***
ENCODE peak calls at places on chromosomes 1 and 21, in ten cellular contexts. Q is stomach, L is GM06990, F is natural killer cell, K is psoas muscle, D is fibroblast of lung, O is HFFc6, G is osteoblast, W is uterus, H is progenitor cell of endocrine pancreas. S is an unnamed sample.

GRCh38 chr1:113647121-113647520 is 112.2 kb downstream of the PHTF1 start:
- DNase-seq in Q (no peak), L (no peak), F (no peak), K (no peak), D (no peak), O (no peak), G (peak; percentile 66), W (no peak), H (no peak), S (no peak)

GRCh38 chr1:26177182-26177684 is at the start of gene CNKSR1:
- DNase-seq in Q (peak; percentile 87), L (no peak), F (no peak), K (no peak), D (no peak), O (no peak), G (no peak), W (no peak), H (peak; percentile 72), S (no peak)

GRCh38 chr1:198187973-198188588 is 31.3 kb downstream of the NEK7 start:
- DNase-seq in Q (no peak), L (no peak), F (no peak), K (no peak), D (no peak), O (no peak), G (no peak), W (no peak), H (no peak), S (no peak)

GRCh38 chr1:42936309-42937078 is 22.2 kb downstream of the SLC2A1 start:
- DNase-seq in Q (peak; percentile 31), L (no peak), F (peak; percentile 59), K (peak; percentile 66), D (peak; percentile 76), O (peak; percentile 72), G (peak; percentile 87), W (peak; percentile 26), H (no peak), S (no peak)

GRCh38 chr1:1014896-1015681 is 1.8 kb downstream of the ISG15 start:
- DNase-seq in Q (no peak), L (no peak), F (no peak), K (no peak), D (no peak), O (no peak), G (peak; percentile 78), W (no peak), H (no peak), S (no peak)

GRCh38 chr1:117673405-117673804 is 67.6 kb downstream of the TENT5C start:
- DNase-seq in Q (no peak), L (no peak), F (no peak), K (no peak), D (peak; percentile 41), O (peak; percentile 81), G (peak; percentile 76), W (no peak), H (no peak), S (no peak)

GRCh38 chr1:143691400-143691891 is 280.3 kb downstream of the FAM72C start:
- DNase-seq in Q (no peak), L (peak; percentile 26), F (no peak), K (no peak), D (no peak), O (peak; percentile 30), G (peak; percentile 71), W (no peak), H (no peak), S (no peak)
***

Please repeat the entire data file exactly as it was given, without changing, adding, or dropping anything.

ENCODE peak calls at places on chromosomes 1 and 21, in ten cellular contexts. Q is stomach, L is GM06990, F is natural killer cell, K is psoas muscle, D is fibroblast of lung, O is HFFc6, G is osteoblast, W is uterus, H is progenitor cell of endocrine pancreas. S is an unnamed sample.

GRCh38 chr1:113647121-113647520 is 112.2 kb downstream of the PHTF1 start:
- DNase-seq in Q (no peak), L (no peak), F (no peak), K (no peak), D (no peak), O (no peak), G (peak; percentile 66), W (no peak), H (no peak), S (no peak)

GRCh38 chr1:26177182-26177684 is at the start of gene CNKSR1:
- DNase-seq in Q (peak; percentile 87), L (no peak), F (no peak), K (no peak), D (no peak), O (no peak), G (no peak), W (no peak), H (peak; percentile 72), S (no peak)

GRCh38 chr1:198187973-198188588 is 31.3 kb downstream of the NEK7 start:
- DNase-seq in Q (no peak), L (no peak), F (no peak), K (no peak), D (no peak), O (no peak), G (no peak), W (no peak), H (no peak), S (no peak)

GRCh38 chr1:42936309-42937078 is 22.2 kb downstream of the SLC2A1 start:
- DNase-seq in Q (peak; percentile 31), L (no peak), F (peak; percentile 59), K (peak; percentile 66), D (peak; percentile 76), O (peak; percentile 72), G (peak; percentile 87), W (peak; percentile 26), H (no peak), S (no peak)

GRCh38 chr1:1014896-1015681 is 1.8 kb downstream of the ISG15 start:
- DNase-seq in Q (no peak), L (no peak), F (no peak), K (no peak), D (no peak), O (no peak), G (peak; percentile 78), W (no peak), H (no peak), S (no peak)

GRCh38 chr1:117673405-117673804 is 67.6 kb downstream of the TENT5C start:
- DNase-seq in Q (no peak), L (no peak), F (no peak), K (no peak), D (peak; percentile 41), O (peak; percentile 81), G (peak; percentile 76), W (no peak), H (no peak), S (no peak)

GRCh38 chr1:143691400-143691891 is 280.3 kb downstream of the FAM72C start:
- DNase-seq in Q (no peak), L (peak; percentile 26), F (no peak), K (no peak), D (no peak), O (peak; percentile 30), G (peak; percentile 71), W (no peak), H (no peak), S (no peak)